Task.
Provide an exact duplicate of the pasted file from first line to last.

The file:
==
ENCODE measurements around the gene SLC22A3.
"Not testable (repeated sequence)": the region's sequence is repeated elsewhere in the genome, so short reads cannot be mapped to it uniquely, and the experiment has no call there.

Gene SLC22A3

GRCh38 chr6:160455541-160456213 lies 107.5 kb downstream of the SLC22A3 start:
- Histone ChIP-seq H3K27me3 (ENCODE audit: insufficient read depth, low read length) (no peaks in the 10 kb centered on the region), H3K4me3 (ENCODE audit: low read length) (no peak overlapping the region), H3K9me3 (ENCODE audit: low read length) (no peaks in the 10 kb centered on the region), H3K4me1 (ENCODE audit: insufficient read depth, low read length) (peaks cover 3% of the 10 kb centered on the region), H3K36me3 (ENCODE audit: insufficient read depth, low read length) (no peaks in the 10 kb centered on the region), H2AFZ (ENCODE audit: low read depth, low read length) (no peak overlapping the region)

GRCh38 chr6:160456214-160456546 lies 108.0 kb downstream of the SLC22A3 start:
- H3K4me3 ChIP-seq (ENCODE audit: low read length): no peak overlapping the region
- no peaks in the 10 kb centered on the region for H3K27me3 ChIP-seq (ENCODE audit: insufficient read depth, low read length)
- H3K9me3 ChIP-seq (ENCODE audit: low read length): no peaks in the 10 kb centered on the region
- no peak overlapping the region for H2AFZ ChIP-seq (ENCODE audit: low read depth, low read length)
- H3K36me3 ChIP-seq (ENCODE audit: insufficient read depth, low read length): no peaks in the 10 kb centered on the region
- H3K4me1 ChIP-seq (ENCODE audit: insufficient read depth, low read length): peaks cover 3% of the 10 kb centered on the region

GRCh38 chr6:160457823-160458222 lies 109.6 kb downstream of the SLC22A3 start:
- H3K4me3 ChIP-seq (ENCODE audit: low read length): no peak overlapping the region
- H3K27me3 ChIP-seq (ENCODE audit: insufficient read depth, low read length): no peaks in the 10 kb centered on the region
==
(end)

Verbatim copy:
ENCODE measurements around the gene SLC22A3.
"Not testable (repeated sequence)": the region's sequence is repeated elsewhere in the genome, so short reads cannot be mapped to it uniquely, and the experiment has no call there.

Gene SLC22A3

GRCh38 chr6:160455541-160456213 lies 107.5 kb downstream of the SLC22A3 start:
- Histone ChIP-seq H3K27me3 (ENCODE audit: insufficient read depth, low read length) (no peaks in the 10 kb centered on the region), H3K4me3 (ENCODE audit: low read length) (no peak overlapping the region), H3K9me3 (ENCODE audit: low read length) (no peaks in the 10 kb centered on the region), H3K4me1 (ENCODE audit: insufficient read depth, low read length) (peaks cover 3% of the 10 kb centered on the region), H3K36me3 (ENCODE audit: insufficient read depth, low read length) (no peaks in the 10 kb centered on the region), H2AFZ (ENCODE audit: low read depth, low read length) (no peak overlapping the region)

GRCh38 chr6:160456214-160456546 lies 108.0 kb downstream of the SLC22A3 start:
- H3K4me3 ChIP-seq (ENCODE audit: low read length): no peak overlapping the region
- no peaks in the 10 kb centered on the region for H3K27me3 ChIP-seq (ENCODE audit: insufficient read depth, low read length)
- H3K9me3 ChIP-seq (ENCODE audit: low read length): no peaks in the 10 kb centered on the region
- no peak overlapping the region for H2AFZ ChIP-seq (ENCODE audit: low read depth, low read length)
- H3K36me3 ChIP-seq (ENCODE audit: insufficient read depth, low read length): no peaks in the 10 kb centered on the region
- H3K4me1 ChIP-seq (ENCODE audit: insufficient read depth, low read length): peaks cover 3% of the 10 kb centered on the region

GRCh38 chr6:160457823-160458222 lies 109.6 kb downstream of the SLC22A3 start:
- H3K4me3 ChIP-seq (ENCODE audit: low read length): no peak overlapping the region
- H3K27me3 ChIP-seq (ENCODE audit: insufficient read depth, low read length): no peaks in the 10 kb centered on the region